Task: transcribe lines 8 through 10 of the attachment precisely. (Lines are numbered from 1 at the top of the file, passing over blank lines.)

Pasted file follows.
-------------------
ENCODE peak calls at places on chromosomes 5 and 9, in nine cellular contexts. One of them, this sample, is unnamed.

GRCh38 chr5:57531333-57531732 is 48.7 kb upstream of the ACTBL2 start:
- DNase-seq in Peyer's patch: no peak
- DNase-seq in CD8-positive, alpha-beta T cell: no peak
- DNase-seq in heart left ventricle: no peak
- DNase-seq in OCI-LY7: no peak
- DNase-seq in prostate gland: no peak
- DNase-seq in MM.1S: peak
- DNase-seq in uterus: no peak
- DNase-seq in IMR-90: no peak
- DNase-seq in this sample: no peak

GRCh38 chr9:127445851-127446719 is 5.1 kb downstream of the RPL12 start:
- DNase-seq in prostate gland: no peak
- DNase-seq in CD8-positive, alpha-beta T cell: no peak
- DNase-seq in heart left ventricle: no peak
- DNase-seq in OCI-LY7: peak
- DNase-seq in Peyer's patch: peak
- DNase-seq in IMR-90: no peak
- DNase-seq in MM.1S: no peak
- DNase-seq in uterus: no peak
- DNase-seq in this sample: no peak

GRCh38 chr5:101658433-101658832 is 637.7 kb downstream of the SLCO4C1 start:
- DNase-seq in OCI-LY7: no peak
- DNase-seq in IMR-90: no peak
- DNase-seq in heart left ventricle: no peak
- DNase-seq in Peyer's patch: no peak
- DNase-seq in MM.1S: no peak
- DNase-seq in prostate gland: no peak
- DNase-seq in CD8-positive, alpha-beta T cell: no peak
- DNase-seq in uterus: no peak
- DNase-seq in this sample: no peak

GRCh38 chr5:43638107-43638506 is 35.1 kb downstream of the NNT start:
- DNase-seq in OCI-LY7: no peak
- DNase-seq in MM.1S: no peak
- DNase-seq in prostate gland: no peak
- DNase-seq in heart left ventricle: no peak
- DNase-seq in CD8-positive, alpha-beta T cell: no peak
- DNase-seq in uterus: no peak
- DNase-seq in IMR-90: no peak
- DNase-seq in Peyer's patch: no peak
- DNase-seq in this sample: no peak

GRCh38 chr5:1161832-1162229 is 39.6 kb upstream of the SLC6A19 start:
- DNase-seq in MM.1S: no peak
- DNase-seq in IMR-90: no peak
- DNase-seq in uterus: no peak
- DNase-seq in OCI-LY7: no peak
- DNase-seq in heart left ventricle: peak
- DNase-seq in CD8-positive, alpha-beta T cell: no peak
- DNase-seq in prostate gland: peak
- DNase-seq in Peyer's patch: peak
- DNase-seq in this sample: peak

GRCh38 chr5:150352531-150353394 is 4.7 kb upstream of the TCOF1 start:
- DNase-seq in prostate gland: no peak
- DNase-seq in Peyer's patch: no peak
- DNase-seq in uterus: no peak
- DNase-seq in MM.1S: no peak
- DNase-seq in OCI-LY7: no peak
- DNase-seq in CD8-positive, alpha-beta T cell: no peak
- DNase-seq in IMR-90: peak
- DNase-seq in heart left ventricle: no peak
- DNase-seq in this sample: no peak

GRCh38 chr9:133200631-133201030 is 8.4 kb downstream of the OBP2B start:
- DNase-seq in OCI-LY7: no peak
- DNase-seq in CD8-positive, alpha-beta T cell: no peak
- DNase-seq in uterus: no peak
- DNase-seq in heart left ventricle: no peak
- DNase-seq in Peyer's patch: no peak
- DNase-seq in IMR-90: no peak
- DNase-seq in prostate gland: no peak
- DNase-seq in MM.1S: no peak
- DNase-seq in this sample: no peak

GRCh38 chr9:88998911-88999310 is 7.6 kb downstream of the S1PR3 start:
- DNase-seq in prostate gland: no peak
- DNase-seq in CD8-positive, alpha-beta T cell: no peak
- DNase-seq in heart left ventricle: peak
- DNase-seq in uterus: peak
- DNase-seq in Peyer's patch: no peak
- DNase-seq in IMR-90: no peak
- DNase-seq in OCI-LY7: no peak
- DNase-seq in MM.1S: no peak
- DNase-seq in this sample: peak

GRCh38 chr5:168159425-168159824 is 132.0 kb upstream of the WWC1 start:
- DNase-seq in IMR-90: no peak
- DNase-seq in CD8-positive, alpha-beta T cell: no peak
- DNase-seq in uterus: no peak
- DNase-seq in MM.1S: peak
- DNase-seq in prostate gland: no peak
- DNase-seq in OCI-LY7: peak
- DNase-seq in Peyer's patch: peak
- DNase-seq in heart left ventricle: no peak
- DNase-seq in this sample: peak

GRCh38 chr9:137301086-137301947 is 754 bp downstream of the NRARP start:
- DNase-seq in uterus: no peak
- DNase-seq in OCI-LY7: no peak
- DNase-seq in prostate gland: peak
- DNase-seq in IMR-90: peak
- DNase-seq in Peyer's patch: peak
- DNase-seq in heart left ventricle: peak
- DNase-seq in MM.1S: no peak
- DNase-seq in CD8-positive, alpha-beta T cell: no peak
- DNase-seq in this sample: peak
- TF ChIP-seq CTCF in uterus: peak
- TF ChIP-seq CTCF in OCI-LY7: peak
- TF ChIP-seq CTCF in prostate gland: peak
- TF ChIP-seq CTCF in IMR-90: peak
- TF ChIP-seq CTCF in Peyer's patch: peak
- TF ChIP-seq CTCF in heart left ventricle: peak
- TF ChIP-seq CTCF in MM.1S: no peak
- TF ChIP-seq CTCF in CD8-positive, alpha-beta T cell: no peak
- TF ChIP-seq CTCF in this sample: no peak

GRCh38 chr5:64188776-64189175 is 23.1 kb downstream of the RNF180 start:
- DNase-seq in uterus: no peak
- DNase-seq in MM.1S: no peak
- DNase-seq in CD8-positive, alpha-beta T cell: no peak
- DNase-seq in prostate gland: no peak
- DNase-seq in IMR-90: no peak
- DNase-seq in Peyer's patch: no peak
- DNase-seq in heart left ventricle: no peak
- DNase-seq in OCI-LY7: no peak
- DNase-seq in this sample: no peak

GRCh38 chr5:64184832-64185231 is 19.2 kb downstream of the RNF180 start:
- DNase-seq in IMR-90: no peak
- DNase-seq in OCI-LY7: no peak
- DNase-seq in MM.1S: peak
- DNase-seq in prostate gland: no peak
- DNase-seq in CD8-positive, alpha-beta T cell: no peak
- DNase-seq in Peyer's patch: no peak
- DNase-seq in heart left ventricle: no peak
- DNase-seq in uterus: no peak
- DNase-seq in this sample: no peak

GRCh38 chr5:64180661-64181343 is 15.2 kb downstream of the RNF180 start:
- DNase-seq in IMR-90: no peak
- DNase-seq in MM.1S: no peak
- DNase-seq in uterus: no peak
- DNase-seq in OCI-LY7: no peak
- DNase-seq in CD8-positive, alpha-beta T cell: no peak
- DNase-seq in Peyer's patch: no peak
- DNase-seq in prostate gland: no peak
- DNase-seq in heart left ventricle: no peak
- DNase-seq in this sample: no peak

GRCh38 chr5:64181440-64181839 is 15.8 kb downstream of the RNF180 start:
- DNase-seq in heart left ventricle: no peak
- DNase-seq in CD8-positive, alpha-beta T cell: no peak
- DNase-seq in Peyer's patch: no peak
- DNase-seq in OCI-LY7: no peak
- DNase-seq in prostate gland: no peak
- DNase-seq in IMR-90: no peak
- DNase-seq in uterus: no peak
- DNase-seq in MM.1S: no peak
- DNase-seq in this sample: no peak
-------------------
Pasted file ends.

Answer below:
- DNase-seq in MM.1S: peak
- DNase-seq in uterus: no peak
- DNase-seq in IMR-90: no peak